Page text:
donald trump

U.S.: New Report Shows Marijuana Could Be Legal In All 50 States By 2021

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By Derrick Stanley
Hemp News

A new report suggests that every state in the nation could have legal marijuana for medical or recreational use by 2021.

The latest research by GreenWave Advisors shows the marijuana legalization movement is expected to expand into a significant number of states in the next few years. There is already momentum to get marijuana legalization initiatives on the ballots in 2018 and 2020, which could lead to marijuana being legal in some form in all 50 states, the Motley Fool reports.

Last year should be noted as one of the biggest ever in the history of marijuana law reform with voters in California, Maine, Massachusetts, and Nevada voting to legalize recreational cannabis. These states joined Alaska, Colorado, Oregon, and Washington in legalizing recreational marijuana and running a regulated and taxed cannabis trade.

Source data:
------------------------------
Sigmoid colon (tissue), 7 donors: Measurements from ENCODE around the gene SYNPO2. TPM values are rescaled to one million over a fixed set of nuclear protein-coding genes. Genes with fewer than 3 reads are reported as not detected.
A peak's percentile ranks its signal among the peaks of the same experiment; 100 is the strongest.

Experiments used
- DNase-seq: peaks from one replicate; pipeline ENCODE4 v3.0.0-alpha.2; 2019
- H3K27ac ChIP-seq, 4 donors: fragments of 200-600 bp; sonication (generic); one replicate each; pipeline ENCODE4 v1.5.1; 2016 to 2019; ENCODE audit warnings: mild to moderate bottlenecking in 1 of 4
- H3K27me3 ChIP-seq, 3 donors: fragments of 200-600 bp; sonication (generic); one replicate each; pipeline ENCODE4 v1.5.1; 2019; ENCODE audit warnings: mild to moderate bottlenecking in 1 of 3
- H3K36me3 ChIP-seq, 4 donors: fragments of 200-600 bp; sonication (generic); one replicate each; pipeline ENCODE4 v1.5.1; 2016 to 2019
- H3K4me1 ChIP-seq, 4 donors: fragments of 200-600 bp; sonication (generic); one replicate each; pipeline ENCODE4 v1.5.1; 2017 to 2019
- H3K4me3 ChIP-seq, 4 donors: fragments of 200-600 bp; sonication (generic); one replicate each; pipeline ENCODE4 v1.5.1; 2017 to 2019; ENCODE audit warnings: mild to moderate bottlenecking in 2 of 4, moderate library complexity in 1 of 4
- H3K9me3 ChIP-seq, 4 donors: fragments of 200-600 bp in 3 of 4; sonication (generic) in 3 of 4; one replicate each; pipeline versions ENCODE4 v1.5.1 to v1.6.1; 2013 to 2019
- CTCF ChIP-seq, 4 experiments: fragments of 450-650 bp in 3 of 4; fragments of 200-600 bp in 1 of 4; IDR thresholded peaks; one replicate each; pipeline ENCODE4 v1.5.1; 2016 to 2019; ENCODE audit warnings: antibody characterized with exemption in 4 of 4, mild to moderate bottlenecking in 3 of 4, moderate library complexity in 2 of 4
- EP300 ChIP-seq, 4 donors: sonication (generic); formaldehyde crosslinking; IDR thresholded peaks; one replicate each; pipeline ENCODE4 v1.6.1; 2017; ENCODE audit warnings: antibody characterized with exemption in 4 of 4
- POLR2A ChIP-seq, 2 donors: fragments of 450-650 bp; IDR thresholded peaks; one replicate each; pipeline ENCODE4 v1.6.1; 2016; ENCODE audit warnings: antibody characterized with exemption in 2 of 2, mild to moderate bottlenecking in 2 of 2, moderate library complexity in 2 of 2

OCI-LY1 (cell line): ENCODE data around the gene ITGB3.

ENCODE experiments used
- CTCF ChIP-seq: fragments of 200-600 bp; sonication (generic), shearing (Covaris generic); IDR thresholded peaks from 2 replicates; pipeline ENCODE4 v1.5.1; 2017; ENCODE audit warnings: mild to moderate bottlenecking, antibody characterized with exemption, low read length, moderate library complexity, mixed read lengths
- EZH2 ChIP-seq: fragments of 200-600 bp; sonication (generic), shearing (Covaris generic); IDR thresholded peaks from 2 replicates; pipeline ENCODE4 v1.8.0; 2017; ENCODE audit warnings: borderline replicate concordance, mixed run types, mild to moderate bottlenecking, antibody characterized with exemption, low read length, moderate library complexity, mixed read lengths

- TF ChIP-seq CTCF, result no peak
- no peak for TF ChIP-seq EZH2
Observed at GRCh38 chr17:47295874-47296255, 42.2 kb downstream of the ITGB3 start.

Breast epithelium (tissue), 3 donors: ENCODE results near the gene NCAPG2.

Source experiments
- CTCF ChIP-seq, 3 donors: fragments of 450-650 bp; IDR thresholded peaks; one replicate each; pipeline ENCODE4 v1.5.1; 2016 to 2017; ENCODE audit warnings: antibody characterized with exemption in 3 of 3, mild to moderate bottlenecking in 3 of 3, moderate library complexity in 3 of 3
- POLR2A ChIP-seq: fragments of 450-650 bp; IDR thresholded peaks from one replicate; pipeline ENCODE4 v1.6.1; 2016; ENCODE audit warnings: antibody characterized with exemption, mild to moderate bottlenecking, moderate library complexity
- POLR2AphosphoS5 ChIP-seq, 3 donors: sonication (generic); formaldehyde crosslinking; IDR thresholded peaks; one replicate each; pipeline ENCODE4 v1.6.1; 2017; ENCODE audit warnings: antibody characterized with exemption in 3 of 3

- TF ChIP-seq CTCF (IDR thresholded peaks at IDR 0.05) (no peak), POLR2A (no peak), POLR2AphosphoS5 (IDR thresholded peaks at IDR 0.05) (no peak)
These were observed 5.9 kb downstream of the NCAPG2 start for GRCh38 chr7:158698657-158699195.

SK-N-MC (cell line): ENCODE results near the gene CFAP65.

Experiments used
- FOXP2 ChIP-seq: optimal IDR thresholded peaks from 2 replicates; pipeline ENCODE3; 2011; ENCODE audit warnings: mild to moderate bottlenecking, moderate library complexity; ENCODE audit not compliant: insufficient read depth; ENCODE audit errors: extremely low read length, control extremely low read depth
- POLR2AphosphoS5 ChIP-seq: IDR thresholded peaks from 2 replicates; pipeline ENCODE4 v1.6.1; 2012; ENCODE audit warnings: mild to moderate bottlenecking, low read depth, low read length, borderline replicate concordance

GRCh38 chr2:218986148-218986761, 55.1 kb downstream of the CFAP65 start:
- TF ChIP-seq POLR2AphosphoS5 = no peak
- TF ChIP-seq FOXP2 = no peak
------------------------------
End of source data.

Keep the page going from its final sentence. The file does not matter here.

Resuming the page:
Illinois: Democrats Demand Trump Clarify Stance On Medical Marijuana

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By Derrick Stanley
Hemp News

An Illinois state Democrat is asking the Trump administration for greater clarity on whether they will be opponents to state laws legalizing marijuana.

Illinois Treasurer Mike Frerich sent a letter to President Donald Trump Monday criticizing the administration for teasing a crackdown on states with legal marijuana but giving no follow-up details on their plans. The Chicago Tribune reports that the legal future for medical patients and businesses involved in the marijuana industry is uncertain due to the absence of an official position on both recreational and medical marijuana.

White House Press Secretary Sean Spicer said during a press conference on February 23 that the Department of Justice is likely going to increase enforcement efforts of federal law.

“If the Trump administration seeks greater enforcement, then it should clearly define what this means so hard-working people in Illinois can make informed decisions,” Frerich said in the letter. “Vague statements undermining medical marijuana violate commonsense and only serve to hurt the people who have pursed this treatment as a last resort.”